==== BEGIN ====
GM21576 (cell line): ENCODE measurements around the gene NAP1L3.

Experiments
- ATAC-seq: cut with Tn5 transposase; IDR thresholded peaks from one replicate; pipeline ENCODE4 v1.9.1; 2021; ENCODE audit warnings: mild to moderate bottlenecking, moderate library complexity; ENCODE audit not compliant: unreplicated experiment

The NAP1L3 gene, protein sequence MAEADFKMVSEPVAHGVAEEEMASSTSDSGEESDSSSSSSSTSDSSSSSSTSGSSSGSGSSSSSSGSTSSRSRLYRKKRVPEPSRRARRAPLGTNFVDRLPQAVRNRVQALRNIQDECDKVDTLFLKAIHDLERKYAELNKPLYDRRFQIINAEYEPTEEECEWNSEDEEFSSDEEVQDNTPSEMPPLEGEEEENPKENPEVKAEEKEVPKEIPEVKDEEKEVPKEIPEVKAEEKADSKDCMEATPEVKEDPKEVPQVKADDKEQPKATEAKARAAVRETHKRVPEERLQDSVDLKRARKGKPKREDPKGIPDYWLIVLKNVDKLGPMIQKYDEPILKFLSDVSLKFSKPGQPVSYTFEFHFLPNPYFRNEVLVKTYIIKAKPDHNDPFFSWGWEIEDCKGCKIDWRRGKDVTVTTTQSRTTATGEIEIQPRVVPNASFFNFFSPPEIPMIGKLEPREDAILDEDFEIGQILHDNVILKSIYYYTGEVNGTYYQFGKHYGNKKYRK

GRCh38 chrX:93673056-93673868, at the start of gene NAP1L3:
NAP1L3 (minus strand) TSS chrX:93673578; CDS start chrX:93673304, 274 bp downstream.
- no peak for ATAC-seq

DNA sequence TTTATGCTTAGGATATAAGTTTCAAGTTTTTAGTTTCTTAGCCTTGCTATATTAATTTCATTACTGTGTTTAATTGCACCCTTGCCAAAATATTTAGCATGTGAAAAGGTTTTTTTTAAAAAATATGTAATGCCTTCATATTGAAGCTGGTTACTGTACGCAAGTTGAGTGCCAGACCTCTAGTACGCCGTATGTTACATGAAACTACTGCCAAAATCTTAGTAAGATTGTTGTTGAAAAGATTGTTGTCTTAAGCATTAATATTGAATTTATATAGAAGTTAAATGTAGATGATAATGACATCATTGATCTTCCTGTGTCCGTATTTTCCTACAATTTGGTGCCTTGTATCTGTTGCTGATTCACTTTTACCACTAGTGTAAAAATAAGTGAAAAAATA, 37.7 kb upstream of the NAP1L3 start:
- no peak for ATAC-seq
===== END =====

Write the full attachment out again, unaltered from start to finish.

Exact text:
GM21576 (cell line): ENCODE measurements around the gene NAP1L3.

Experiments
- ATAC-seq: cut with Tn5 transposase; IDR thresholded peaks from one replicate; pipeline ENCODE4 v1.9.1; 2021; ENCODE audit warnings: mild to moderate bottlenecking, moderate library complexity; ENCODE audit not compliant: unreplicated experiment

The NAP1L3 gene, protein sequence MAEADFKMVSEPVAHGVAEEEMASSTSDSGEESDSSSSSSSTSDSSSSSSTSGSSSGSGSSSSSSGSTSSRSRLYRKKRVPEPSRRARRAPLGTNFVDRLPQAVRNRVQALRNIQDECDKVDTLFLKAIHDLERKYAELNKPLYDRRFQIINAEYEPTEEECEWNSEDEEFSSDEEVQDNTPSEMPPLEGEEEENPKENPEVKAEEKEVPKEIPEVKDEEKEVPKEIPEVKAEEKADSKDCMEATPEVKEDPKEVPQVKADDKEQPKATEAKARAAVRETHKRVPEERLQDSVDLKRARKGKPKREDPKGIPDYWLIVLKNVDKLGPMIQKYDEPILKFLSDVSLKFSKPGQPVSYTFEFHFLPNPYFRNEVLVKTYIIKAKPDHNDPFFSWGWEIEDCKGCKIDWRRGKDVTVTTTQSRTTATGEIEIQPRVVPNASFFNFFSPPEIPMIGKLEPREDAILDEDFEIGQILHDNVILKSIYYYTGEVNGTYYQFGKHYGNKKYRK

GRCh38 chrX:93673056-93673868, at the start of gene NAP1L3:
NAP1L3 (minus strand) TSS chrX:93673578; CDS start chrX:93673304, 274 bp downstream.
- no peak for ATAC-seq

DNA sequence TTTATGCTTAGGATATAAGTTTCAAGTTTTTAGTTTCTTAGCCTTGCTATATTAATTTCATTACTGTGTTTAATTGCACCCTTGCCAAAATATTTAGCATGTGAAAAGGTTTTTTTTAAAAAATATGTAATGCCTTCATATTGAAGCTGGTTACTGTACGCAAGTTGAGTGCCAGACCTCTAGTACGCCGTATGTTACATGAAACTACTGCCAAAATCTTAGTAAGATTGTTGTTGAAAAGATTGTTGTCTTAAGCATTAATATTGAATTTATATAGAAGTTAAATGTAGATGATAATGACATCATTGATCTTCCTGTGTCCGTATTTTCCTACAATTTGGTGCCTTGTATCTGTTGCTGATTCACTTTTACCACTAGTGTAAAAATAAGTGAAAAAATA, 37.7 kb upstream of the NAP1L3 start:
- no peak for ATAC-seq